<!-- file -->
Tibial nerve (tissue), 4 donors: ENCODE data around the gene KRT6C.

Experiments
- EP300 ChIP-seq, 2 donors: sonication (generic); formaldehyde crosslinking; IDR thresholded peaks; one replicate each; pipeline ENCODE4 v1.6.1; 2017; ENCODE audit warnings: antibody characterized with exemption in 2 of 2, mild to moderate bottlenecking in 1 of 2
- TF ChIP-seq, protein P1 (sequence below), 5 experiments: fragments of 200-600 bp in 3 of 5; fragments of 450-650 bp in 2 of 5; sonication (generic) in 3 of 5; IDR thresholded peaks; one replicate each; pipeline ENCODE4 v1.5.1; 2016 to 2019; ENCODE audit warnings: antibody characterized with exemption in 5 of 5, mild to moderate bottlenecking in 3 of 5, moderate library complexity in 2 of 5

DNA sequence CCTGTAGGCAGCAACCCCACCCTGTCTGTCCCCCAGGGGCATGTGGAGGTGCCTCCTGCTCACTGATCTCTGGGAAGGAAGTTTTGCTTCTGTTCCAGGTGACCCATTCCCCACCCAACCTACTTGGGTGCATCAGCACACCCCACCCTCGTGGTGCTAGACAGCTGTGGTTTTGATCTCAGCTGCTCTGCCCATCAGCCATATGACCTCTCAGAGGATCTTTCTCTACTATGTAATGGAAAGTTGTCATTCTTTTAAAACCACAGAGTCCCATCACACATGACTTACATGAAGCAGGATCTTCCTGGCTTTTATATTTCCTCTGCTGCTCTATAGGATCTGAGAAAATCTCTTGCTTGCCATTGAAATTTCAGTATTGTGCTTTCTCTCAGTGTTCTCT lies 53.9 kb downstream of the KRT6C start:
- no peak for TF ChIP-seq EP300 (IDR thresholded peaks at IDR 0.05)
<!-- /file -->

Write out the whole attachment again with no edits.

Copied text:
Tibial nerve (tissue), 4 donors: ENCODE data around the gene KRT6C.

Experiments
- EP300 ChIP-seq, 2 donors: sonication (generic); formaldehyde crosslinking; IDR thresholded peaks; one replicate each; pipeline ENCODE4 v1.6.1; 2017; ENCODE audit warnings: antibody characterized with exemption in 2 of 2, mild to moderate bottlenecking in 1 of 2
- TF ChIP-seq, protein P1 (sequence below), 5 experiments: fragments of 200-600 bp in 3 of 5; fragments of 450-650 bp in 2 of 5; sonication (generic) in 3 of 5; IDR thresholded peaks; one replicate each; pipeline ENCODE4 v1.5.1; 2016 to 2019; ENCODE audit warnings: antibody characterized with exemption in 5 of 5, mild to moderate bottlenecking in 3 of 5, moderate library complexity in 2 of 5

DNA sequence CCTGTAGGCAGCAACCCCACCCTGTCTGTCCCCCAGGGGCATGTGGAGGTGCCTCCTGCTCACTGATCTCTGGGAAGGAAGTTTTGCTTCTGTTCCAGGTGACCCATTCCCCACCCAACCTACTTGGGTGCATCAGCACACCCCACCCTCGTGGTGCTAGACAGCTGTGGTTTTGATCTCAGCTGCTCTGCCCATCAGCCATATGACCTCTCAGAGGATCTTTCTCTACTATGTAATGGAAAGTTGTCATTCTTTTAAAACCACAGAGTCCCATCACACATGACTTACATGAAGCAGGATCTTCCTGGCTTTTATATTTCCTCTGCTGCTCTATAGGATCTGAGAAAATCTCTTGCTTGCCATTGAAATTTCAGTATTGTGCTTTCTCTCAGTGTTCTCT lies 53.9 kb downstream of the KRT6C start:
- no peak for TF ChIP-seq EP300 (IDR thresholded peaks at IDR 0.05)